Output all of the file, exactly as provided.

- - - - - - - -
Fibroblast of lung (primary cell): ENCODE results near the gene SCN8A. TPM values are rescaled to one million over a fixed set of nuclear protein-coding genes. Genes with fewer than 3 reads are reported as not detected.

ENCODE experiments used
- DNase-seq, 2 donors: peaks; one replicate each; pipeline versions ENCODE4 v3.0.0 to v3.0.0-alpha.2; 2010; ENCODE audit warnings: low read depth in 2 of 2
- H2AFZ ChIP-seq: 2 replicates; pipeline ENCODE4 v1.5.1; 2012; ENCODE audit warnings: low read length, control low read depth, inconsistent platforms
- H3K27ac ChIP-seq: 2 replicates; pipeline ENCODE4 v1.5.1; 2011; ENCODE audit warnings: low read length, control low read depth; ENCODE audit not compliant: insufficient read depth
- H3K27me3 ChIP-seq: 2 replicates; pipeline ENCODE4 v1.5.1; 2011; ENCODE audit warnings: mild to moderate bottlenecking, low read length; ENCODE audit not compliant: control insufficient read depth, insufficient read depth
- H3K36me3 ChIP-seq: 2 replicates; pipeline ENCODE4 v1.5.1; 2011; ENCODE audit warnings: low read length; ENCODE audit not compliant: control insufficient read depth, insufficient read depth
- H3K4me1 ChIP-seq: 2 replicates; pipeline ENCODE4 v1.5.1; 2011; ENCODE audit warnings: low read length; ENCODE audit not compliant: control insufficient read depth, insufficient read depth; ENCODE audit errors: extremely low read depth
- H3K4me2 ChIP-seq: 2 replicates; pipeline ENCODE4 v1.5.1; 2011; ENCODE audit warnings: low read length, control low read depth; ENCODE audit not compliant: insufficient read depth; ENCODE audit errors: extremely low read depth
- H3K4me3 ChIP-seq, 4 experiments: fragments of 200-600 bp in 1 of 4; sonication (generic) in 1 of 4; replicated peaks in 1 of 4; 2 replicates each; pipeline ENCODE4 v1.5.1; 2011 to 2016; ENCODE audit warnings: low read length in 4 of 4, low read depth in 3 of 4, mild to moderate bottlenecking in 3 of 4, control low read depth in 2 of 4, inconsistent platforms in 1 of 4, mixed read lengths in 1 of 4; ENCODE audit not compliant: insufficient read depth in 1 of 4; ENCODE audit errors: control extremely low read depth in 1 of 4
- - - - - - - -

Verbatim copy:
Fibroblast of lung (primary cell): ENCODE results near the gene SCN8A. TPM values are rescaled to one million over a fixed set of nuclear protein-coding genes. Genes with fewer than 3 reads are reported as not detected.

ENCODE experiments used
- DNase-seq, 2 donors: peaks; one replicate each; pipeline versions ENCODE4 v3.0.0 to v3.0.0-alpha.2; 2010; ENCODE audit warnings: low read depth in 2 of 2
- H2AFZ ChIP-seq: 2 replicates; pipeline ENCODE4 v1.5.1; 2012; ENCODE audit warnings: low read length, control low read depth, inconsistent platforms
- H3K27ac ChIP-seq: 2 replicates; pipeline ENCODE4 v1.5.1; 2011; ENCODE audit warnings: low read length, control low read depth; ENCODE audit not compliant: insufficient read depth
- H3K27me3 ChIP-seq: 2 replicates; pipeline ENCODE4 v1.5.1; 2011; ENCODE audit warnings: mild to moderate bottlenecking, low read length; ENCODE audit not compliant: control insufficient read depth, insufficient read depth
- H3K36me3 ChIP-seq: 2 replicates; pipeline ENCODE4 v1.5.1; 2011; ENCODE audit warnings: low read length; ENCODE audit not compliant: control insufficient read depth, insufficient read depth
- H3K4me1 ChIP-seq: 2 replicates; pipeline ENCODE4 v1.5.1; 2011; ENCODE audit warnings: low read length; ENCODE audit not compliant: control insufficient read depth, insufficient read depth; ENCODE audit errors: extremely low read depth
- H3K4me2 ChIP-seq: 2 replicates; pipeline ENCODE4 v1.5.1; 2011; ENCODE audit warnings: low read length, control low read depth; ENCODE audit not compliant: insufficient read depth; ENCODE audit errors: extremely low read depth
- H3K4me3 ChIP-seq, 4 experiments: fragments of 200-600 bp in 1 of 4; sonication (generic) in 1 of 4; replicated peaks in 1 of 4; 2 replicates each; pipeline ENCODE4 v1.5.1; 2011 to 2016; ENCODE audit warnings: low read length in 4 of 4, low read depth in 3 of 4, mild to moderate bottlenecking in 3 of 4, control low read depth in 2 of 4, inconsistent platforms in 1 of 4, mixed read lengths in 1 of 4; ENCODE audit not compliant: insufficient read depth in 1 of 4; ENCODE audit errors: control extremely low read depth in 1 of 4